BlitzKrieg SQL Server diagnosisby@xameeramir
838 reads
838 reads

BlitzKrieg SQL Server diagnosis

by Zameer AnsariDecember 25th, 2017
Read on Terminal Reader
Read this story w/o Javascript
tldt arrow

Too Long; Didn't Read

Found a few cool tools for disgnosing the <a href="" target="_blank">SQL</a> Server issues. Here is the share for you:

Company Mentioned

Mention Thumbnail
featured image - BlitzKrieg SQL Server diagnosis
Zameer Ansari HackerNoon profile picture


Found a few cool tools for disgnosing the SQL Server issues. Here is the share for you:

Using sp_BlitzCache to Find Your Worst-Performing Queries

sp_BlitzCache is a free tool that help analyze which queries are consuming most resources like CPU, disk, time etc.

To learn about this tool, use the help parameter sp_BlitzCache @help=1 When ran without parameters, it returns top 10 most CPU expensive queries: sp_BlitzCache

It results in all the diagnosis information like which database and stored procedures are taking the most time. It has a column named Query Plan which links to the actual execution plan. This execution can be shared through

To narrow down the results to a single database use the parameter sp_BlitzCache @DatabaseName='DBName'

To sort the results by number of reads, pass the SortOrder parameter sp_BlitzCache @SortOrder='reads'. Other options include CPU, duration, executions, XPM, memory grant, or recent compilations.

To limit the number of results use the @Top parameter. Remember that the more queries you analyze, the slower it goes sp_BlitzCache @DatabaseName='DBName', @Top=50

To do an expert level analysis and see more info, use @ExpertMode parameter sp_BlitzCache @ExpertMode = 1

For an export to excel friendly result, use @ExportToExcel parameter sp_BlitzCache @ExportToExcel = 1

To write the results to a separate database, use the new db entity parameters sp_BlitzCache @OutputDatabaseName = 'NewDB', @OutputSchemaName = 'dbo', @OutputTableName = 'OutputTable'

sp_Blitz — Free SQL Server Health Check Script

sp_Blitz is an easy to use free simple health check tool for SQL Server. Shows stuff like non-backuped databases etc.

To learn about this tool, use the help parameter sp_Blitz @help=1

When executed without parameters, gives the list of suspicous things. Notice that issues upto priority 50 are urgent issues. So to see only the urgent issues use the priorities parmeter sp_Blitz @IgnorePrioritiesAbove = 50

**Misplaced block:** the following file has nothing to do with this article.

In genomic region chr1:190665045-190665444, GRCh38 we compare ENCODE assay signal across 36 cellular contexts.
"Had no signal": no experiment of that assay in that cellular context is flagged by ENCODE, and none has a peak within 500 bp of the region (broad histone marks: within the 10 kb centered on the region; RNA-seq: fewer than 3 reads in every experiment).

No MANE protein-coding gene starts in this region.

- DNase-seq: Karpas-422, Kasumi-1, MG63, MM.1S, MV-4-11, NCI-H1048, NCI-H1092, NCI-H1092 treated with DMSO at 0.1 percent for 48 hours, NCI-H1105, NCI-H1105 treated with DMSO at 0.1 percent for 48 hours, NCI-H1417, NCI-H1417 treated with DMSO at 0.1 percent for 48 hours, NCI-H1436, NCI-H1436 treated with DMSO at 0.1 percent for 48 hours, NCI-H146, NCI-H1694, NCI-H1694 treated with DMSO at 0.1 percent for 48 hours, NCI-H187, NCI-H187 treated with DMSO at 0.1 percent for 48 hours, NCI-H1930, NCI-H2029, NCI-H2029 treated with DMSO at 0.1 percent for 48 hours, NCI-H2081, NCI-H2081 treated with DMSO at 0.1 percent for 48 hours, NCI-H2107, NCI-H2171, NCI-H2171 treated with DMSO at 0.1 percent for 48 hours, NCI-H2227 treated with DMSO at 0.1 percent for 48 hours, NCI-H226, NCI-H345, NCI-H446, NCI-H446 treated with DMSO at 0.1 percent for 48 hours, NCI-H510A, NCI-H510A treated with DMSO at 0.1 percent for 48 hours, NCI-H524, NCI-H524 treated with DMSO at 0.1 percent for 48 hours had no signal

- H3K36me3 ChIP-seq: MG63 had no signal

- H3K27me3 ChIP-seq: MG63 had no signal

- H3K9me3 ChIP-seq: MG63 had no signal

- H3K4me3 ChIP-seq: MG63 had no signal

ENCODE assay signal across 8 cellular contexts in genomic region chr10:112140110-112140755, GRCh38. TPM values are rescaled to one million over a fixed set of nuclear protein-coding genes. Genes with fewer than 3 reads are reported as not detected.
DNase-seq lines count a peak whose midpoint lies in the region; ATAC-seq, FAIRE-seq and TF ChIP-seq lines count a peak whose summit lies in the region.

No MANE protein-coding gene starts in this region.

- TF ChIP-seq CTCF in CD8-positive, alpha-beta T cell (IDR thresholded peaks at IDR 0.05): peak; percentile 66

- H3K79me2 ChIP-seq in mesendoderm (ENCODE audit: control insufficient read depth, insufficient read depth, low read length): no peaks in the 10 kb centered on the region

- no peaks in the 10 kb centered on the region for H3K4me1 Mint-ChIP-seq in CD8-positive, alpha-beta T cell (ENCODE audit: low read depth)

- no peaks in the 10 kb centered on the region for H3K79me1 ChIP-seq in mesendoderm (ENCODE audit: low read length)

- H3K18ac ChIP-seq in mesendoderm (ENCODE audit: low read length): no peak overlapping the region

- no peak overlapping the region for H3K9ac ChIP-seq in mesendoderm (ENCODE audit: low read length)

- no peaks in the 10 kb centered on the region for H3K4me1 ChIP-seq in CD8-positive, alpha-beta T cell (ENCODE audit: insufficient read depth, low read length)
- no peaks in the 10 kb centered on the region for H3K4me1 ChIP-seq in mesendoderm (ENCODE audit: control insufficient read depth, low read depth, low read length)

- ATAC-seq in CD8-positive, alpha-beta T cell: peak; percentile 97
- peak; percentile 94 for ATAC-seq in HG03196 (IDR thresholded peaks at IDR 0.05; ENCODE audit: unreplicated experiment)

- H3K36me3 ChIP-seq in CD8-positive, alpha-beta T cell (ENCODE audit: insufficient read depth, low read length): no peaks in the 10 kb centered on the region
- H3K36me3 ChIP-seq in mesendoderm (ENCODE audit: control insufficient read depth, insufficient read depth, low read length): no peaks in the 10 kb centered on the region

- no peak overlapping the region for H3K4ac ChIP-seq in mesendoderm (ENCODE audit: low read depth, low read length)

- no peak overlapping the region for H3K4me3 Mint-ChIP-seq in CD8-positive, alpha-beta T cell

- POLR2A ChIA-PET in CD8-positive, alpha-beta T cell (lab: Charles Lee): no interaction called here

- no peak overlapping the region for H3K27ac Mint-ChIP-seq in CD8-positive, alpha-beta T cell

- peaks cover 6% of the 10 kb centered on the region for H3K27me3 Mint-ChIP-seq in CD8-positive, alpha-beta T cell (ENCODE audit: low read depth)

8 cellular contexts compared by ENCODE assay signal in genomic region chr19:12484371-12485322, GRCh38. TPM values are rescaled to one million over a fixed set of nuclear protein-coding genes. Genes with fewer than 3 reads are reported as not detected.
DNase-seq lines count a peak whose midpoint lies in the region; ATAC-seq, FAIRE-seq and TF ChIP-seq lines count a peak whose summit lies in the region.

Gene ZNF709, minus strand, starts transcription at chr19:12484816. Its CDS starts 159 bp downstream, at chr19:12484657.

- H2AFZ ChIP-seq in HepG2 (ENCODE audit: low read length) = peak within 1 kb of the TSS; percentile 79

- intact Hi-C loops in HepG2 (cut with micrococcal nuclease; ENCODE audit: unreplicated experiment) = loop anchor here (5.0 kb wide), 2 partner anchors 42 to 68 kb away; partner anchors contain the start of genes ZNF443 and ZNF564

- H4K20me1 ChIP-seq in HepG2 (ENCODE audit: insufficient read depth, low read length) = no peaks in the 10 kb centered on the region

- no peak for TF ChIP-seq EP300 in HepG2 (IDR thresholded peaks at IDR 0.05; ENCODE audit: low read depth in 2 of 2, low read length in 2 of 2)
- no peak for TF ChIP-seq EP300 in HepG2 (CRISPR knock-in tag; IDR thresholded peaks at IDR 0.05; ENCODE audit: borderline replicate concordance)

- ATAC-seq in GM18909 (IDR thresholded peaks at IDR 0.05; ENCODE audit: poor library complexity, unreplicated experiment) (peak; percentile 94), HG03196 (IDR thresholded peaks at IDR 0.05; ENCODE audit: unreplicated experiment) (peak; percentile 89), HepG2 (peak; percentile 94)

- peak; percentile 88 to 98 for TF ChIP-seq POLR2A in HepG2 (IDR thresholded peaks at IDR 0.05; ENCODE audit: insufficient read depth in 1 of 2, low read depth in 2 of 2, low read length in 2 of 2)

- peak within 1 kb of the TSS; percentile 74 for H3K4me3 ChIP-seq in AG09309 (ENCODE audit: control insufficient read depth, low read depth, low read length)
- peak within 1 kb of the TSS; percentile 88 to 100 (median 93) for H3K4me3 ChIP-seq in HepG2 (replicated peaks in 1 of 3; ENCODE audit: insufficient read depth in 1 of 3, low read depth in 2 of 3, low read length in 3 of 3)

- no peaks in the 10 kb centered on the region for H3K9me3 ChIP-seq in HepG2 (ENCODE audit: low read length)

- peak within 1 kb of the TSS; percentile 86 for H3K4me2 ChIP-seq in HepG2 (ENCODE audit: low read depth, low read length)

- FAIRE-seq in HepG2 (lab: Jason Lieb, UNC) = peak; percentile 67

Writing the results is also possible like this sp_Blitz @OutputDatabaseName = 'DBName', @OutputSchemaName = 'dbo' , @OutputTableName = 'SomeTable'

sp_BlitzFirst Helps Troubleshoot Slow SQL Servers

sp_BlitzFirst when executed on it’s own gives all the stuff which are causing the server to run slow like ongoing backup execution, high CPU utilization.

To see the detiled wait stats use the expert mode sp_BlitzFirst @ExpertMode = 1 and gives 3 resultsets:

  • Result set 1 : queries currently executing
  • Result set 2 : the troubleshooting info like that of without any params
  • Result set 3 : WAIT STATS (read below for the description of the same)
  • Result set 4 : FILE STATS (read and write speeds for each database file — both data and log file)
  • Result set 5 : Perfmon counters (statistics from the performance monitor)
  • Last result set : gives the currently executing queries

To see the results since SQL Server started, use since startup param sp_BlitzFirst @SinceStartup = 1

The results can be stored in an output database as well.

sp_BlitzIndex — SQL Server’s Index Sanity Test

To run the index tests on all of the databases on the server use the parameter @GetAllDatabases = 1 like so sp_BlitzIndex @GetAllDatabases = 1

If you’ve got more than 50 databases on the server, this only works if you also pass in @BringThePain = 1, because it’s gonna be slow.

To get the database specific details set mode to 4 as sp_BlitzIndex @Mode = 4


Whenever SQL Server is running queries, it’s tracking how much time it spends waiting on bottlenecks. These wait statistics are the easiest way to identify your bottleneck and in general called wait stats or waits and queues.

These statistics are tracked automatically in every version/edition of SQL Server, and they’re easy to query.


Originally published at